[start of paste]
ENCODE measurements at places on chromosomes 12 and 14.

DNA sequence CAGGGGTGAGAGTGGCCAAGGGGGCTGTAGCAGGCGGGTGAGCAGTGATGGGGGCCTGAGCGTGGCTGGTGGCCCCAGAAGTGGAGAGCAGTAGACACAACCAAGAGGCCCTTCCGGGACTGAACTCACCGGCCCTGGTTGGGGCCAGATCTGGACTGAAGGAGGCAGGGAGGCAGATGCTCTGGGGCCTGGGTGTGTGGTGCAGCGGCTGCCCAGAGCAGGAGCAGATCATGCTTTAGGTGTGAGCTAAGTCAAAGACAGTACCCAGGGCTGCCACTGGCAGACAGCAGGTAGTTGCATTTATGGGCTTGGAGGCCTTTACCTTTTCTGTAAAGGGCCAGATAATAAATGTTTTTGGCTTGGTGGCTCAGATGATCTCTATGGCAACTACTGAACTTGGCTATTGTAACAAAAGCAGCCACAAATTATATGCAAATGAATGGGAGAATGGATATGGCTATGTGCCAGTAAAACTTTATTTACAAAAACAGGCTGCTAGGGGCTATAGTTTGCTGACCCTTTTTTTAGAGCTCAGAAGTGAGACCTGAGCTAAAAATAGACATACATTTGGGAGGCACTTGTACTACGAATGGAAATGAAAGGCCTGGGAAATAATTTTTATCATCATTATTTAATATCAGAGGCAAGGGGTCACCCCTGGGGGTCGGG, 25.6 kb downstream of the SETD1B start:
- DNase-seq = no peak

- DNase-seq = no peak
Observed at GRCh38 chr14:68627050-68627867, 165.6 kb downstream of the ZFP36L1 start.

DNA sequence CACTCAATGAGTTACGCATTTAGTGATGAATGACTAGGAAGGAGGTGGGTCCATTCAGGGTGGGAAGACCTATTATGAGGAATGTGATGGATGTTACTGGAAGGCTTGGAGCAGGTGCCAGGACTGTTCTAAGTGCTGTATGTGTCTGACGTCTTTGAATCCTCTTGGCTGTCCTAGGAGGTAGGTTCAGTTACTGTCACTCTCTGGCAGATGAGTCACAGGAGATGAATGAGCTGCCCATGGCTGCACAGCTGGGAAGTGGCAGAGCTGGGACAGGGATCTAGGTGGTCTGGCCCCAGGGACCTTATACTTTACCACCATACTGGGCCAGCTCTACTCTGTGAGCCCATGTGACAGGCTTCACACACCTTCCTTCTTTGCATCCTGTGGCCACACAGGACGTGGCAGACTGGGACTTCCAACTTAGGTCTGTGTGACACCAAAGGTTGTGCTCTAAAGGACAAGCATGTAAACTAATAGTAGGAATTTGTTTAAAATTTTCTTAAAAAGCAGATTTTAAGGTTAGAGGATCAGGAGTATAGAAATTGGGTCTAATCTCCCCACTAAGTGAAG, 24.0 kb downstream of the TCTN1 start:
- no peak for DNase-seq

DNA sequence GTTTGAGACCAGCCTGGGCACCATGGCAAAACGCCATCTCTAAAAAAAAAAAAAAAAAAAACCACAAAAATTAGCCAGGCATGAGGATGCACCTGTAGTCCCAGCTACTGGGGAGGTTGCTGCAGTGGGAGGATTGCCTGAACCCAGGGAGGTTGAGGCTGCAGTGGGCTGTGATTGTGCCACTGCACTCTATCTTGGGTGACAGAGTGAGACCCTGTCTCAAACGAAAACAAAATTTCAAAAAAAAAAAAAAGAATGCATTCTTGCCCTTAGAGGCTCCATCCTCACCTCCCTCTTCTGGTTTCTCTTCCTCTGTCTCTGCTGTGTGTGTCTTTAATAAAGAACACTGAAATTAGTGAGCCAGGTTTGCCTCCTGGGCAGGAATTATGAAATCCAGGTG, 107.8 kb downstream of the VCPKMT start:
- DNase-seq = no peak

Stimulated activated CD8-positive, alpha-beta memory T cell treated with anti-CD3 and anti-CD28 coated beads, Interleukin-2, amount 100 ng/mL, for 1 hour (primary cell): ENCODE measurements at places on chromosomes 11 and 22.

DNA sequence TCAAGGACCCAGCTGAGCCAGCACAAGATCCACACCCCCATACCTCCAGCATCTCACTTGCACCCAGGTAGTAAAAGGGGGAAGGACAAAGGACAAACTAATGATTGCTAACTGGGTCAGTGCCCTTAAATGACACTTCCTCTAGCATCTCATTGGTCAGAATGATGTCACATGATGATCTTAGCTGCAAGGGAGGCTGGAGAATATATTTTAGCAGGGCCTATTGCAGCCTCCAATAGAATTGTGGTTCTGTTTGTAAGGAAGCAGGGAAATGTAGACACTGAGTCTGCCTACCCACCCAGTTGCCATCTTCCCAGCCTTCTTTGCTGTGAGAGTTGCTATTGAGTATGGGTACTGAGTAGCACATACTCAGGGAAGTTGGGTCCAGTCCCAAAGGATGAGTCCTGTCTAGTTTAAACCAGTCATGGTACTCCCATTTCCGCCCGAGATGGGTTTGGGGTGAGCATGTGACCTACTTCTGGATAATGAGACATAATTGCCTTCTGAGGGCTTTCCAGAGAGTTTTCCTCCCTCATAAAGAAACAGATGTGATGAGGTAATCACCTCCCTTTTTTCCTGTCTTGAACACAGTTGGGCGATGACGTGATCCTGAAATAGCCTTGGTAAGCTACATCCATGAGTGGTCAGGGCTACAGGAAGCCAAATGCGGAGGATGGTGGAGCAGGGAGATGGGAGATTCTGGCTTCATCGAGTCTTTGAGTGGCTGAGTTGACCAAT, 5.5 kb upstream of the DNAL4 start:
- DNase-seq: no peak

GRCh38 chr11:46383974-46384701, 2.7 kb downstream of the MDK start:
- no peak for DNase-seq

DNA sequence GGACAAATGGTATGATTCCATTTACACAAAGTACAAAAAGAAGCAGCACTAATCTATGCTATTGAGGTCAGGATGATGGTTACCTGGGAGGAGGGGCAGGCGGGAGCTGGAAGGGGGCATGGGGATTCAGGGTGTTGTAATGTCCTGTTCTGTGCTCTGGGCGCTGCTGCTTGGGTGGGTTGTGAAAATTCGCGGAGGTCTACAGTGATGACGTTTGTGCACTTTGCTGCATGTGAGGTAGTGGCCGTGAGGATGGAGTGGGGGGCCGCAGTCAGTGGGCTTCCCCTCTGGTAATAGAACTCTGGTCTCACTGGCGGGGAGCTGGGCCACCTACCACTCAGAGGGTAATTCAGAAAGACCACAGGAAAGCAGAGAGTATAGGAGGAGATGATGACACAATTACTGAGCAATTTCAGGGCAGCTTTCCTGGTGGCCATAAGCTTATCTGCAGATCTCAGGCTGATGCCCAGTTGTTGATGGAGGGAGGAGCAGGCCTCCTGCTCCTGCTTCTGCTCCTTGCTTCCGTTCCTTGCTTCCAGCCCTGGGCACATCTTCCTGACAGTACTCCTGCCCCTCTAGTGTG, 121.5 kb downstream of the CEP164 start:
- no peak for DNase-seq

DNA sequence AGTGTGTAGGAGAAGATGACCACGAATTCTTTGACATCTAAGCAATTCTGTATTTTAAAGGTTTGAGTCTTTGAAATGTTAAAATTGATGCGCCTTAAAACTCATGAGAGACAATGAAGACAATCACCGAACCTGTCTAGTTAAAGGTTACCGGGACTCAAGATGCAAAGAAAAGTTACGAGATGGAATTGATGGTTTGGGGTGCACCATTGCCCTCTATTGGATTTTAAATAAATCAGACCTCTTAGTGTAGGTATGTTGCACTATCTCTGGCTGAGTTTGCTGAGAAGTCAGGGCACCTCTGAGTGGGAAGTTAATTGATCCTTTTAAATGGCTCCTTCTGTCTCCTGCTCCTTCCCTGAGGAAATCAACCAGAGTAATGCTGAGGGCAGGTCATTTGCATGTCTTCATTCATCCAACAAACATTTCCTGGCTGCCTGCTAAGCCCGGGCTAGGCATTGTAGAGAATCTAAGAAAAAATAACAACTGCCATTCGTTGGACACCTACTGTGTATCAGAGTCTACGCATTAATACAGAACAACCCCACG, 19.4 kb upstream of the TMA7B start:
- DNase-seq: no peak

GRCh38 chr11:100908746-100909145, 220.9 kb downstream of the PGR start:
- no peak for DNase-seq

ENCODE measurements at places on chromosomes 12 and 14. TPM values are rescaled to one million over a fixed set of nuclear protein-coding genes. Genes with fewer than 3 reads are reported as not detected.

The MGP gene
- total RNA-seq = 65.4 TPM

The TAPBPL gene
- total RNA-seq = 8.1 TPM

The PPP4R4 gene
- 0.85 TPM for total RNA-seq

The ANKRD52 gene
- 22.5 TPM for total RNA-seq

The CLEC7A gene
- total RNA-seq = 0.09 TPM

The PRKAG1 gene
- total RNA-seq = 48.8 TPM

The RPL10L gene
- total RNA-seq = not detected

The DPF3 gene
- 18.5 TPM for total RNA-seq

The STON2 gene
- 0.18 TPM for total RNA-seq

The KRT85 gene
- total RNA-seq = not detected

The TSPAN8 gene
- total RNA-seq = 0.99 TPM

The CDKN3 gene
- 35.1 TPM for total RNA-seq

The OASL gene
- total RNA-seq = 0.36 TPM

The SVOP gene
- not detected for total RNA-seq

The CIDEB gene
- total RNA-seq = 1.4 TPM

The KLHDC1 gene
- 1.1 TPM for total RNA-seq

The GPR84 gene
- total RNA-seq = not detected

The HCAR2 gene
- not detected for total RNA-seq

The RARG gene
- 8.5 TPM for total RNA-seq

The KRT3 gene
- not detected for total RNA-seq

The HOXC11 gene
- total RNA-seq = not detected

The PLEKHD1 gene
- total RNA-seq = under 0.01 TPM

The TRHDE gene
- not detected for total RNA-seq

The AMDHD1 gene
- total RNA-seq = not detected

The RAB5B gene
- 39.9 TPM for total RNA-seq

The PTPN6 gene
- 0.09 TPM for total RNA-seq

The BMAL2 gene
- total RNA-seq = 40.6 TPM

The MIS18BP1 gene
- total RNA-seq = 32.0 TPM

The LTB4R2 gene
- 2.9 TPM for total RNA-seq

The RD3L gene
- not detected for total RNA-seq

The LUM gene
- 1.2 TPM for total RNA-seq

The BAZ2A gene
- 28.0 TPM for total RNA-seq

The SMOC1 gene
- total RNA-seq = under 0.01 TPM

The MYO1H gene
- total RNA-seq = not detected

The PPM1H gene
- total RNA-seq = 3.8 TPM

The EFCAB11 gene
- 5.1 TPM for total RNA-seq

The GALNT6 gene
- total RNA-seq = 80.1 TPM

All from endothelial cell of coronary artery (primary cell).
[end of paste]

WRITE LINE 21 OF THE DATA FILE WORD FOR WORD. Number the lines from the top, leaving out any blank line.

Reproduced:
ENCODE measurements at places on chromosomes 12 and 14. TPM values are rescaled to one million over a fixed set of nuclear protein-coding genes. Genes with fewer than 3 reads are reported as not detected.